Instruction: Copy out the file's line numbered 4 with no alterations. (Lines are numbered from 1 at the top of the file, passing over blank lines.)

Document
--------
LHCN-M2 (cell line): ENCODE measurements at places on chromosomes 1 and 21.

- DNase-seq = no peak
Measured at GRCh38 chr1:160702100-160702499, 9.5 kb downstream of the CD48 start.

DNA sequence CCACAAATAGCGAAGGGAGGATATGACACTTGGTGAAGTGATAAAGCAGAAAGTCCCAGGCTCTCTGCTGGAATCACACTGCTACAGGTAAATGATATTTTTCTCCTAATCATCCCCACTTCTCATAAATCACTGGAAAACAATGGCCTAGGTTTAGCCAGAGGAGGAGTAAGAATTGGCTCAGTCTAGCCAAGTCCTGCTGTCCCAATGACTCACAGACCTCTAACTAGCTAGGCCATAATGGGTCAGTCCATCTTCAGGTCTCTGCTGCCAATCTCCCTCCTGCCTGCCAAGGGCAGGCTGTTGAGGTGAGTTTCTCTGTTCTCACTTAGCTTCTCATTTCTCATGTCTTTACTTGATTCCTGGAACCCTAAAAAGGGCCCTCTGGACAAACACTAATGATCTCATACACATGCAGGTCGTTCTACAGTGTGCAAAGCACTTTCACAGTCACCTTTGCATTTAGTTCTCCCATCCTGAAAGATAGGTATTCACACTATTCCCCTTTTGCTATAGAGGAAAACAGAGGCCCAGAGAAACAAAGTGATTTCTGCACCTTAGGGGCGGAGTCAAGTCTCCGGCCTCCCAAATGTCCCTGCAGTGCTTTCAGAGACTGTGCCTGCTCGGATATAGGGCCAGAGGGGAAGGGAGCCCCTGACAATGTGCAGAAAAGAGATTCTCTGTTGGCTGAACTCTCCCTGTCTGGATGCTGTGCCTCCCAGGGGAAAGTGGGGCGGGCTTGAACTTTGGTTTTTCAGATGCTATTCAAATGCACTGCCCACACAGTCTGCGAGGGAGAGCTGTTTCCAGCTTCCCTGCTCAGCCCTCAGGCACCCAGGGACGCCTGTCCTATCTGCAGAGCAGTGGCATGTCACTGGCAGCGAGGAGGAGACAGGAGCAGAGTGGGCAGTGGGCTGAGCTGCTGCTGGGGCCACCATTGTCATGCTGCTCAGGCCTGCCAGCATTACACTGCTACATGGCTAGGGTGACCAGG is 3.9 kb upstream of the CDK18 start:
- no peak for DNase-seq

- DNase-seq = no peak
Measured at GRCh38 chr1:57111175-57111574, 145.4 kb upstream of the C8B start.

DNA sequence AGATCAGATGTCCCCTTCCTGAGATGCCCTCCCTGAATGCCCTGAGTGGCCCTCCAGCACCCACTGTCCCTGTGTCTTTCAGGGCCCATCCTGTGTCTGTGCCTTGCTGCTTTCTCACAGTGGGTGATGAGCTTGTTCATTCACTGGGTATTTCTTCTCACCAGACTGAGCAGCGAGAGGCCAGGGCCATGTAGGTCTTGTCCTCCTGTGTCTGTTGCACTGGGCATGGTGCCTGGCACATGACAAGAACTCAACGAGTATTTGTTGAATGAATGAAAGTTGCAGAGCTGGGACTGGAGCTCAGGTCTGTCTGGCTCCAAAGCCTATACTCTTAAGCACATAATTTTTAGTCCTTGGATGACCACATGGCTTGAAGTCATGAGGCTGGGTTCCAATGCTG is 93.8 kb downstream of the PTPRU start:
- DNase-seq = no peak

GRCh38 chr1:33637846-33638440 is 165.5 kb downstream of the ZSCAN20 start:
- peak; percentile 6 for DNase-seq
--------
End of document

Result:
DNA sequence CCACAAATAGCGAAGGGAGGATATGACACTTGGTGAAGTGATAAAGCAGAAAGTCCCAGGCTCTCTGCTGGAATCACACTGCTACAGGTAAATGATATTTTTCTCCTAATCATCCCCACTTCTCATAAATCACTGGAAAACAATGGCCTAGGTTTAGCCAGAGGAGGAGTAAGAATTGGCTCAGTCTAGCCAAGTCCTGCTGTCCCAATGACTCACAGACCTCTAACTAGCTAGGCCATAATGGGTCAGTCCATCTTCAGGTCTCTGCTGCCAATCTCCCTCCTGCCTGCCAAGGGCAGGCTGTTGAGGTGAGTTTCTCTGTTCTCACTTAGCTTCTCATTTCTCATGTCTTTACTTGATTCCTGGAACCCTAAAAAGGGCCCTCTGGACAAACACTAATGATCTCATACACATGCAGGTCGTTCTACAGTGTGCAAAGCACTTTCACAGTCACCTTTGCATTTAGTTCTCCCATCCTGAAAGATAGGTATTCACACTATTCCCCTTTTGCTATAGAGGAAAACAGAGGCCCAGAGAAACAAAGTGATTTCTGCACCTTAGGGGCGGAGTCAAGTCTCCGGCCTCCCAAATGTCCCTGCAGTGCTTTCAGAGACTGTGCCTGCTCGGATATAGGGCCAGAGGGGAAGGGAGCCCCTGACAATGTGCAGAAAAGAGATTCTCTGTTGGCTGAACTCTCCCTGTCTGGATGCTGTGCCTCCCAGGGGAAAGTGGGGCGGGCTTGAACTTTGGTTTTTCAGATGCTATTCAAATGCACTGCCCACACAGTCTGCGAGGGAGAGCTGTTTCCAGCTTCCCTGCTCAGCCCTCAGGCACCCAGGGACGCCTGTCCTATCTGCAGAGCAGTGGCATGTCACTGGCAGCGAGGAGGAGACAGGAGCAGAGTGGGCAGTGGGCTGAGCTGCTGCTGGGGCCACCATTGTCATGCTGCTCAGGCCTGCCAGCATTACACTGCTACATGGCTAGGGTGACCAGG is 3.9 kb upstream of the CDK18 start: